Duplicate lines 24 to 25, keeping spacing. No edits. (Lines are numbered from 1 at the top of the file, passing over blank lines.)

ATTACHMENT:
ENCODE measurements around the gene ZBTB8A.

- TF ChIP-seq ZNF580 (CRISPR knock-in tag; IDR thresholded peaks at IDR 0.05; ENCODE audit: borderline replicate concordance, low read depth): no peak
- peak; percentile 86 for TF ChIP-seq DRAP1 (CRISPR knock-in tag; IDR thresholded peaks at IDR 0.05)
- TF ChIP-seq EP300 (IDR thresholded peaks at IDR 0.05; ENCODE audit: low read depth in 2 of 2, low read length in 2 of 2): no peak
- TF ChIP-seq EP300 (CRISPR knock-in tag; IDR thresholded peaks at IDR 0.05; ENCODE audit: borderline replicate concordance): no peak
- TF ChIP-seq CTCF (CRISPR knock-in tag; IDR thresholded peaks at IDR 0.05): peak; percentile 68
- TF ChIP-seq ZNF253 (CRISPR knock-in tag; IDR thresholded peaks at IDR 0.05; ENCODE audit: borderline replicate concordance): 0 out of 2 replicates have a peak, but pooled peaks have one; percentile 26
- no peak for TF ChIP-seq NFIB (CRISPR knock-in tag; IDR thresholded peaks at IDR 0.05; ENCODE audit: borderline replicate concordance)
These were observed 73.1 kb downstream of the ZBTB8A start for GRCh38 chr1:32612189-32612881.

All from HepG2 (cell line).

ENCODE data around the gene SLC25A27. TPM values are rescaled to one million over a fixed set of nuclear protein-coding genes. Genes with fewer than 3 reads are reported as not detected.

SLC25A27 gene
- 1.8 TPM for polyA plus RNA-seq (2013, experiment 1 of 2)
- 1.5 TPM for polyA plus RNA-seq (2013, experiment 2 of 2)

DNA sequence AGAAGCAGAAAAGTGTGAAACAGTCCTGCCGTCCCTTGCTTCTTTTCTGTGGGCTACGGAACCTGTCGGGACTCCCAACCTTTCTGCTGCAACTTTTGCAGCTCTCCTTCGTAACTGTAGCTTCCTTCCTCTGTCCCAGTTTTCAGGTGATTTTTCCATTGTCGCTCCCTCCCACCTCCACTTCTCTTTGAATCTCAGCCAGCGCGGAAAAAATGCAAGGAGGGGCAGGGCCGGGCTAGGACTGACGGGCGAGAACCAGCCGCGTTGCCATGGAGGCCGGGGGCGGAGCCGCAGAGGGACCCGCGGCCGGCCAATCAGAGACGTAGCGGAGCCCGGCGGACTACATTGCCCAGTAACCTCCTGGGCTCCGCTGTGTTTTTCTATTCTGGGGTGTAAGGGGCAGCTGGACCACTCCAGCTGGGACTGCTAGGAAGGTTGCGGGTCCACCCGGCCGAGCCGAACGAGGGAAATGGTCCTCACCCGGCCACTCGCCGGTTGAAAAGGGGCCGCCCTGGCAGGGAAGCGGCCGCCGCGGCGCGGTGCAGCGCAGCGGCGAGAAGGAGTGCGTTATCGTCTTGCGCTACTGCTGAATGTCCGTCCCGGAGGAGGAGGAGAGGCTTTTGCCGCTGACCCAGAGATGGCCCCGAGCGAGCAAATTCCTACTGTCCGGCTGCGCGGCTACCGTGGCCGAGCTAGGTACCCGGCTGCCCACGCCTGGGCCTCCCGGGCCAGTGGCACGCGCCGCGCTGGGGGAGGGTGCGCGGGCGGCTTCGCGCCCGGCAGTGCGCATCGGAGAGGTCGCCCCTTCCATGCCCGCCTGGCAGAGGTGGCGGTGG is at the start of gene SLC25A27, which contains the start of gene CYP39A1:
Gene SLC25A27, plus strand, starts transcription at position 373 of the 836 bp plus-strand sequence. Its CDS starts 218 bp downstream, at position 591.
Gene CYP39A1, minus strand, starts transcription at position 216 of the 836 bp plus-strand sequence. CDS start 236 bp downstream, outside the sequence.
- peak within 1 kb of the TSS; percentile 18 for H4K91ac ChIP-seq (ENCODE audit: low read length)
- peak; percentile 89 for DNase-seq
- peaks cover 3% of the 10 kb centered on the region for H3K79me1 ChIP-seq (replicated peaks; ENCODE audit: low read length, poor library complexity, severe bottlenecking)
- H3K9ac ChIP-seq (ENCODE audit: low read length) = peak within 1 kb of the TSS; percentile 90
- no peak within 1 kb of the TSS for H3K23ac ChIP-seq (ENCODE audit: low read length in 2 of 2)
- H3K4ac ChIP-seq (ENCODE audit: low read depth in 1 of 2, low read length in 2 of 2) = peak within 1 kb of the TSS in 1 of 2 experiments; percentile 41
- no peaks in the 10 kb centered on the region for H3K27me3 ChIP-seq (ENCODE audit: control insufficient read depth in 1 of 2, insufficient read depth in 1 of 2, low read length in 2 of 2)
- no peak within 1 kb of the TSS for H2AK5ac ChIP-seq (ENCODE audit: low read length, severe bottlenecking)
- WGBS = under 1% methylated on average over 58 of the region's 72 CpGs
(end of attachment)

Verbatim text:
- no peaks in the 10 kb centered on the region for H3K27me3 ChIP-seq (ENCODE audit: control insufficient read depth in 1 of 2, insufficient read depth in 1 of 2, low read length in 2 of 2)
- no peak within 1 kb of the TSS for H2AK5ac ChIP-seq (ENCODE audit: low read length, severe bottlenecking)